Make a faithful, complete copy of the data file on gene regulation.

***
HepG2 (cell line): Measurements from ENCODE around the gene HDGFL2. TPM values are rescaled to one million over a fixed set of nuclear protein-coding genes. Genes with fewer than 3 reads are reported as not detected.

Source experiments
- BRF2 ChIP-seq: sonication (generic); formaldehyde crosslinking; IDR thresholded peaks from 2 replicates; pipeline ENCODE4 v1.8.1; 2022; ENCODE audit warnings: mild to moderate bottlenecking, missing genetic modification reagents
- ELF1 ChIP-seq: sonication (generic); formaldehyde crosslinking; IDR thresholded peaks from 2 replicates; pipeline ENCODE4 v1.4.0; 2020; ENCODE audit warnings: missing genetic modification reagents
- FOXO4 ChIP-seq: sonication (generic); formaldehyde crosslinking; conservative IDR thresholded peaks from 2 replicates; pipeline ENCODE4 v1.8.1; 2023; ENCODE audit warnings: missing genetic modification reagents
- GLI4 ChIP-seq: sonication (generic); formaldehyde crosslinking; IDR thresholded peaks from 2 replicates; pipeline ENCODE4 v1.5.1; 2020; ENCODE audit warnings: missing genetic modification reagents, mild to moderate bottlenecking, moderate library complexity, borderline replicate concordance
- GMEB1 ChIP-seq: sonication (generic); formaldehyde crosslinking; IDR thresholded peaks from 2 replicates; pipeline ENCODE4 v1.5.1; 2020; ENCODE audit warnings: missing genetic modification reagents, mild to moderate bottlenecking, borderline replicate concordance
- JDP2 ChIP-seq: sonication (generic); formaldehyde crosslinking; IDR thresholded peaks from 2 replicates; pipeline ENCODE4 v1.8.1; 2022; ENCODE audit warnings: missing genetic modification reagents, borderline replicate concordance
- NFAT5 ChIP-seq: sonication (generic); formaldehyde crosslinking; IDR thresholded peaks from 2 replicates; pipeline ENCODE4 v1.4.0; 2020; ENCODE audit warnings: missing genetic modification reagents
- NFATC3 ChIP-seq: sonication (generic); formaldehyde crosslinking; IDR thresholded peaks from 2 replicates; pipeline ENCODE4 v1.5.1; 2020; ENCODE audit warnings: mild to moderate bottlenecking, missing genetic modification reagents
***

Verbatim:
HepG2 (cell line): Measurements from ENCODE around the gene HDGFL2. TPM values are rescaled to one million over a fixed set of nuclear protein-coding genes. Genes with fewer than 3 reads are reported as not detected.

Source experiments
- BRF2 ChIP-seq: sonication (generic); formaldehyde crosslinking; IDR thresholded peaks from 2 replicates; pipeline ENCODE4 v1.8.1; 2022; ENCODE audit warnings: mild to moderate bottlenecking, missing genetic modification reagents
- ELF1 ChIP-seq: sonication (generic); formaldehyde crosslinking; IDR thresholded peaks from 2 replicates; pipeline ENCODE4 v1.4.0; 2020; ENCODE audit warnings: missing genetic modification reagents
- FOXO4 ChIP-seq: sonication (generic); formaldehyde crosslinking; conservative IDR thresholded peaks from 2 replicates; pipeline ENCODE4 v1.8.1; 2023; ENCODE audit warnings: missing genetic modification reagents
- GLI4 ChIP-seq: sonication (generic); formaldehyde crosslinking; IDR thresholded peaks from 2 replicates; pipeline ENCODE4 v1.5.1; 2020; ENCODE audit warnings: missing genetic modification reagents, mild to moderate bottlenecking, moderate library complexity, borderline replicate concordance
- GMEB1 ChIP-seq: sonication (generic); formaldehyde crosslinking; IDR thresholded peaks from 2 replicates; pipeline ENCODE4 v1.5.1; 2020; ENCODE audit warnings: missing genetic modification reagents, mild to moderate bottlenecking, borderline replicate concordance
- JDP2 ChIP-seq: sonication (generic); formaldehyde crosslinking; IDR thresholded peaks from 2 replicates; pipeline ENCODE4 v1.8.1; 2022; ENCODE audit warnings: missing genetic modification reagents, borderline replicate concordance
- NFAT5 ChIP-seq: sonication (generic); formaldehyde crosslinking; IDR thresholded peaks from 2 replicates; pipeline ENCODE4 v1.4.0; 2020; ENCODE audit warnings: missing genetic modification reagents
- NFATC3 ChIP-seq: sonication (generic); formaldehyde crosslinking; IDR thresholded peaks from 2 replicates; pipeline ENCODE4 v1.5.1; 2020; ENCODE audit warnings: mild to moderate bottlenecking, missing genetic modification reagents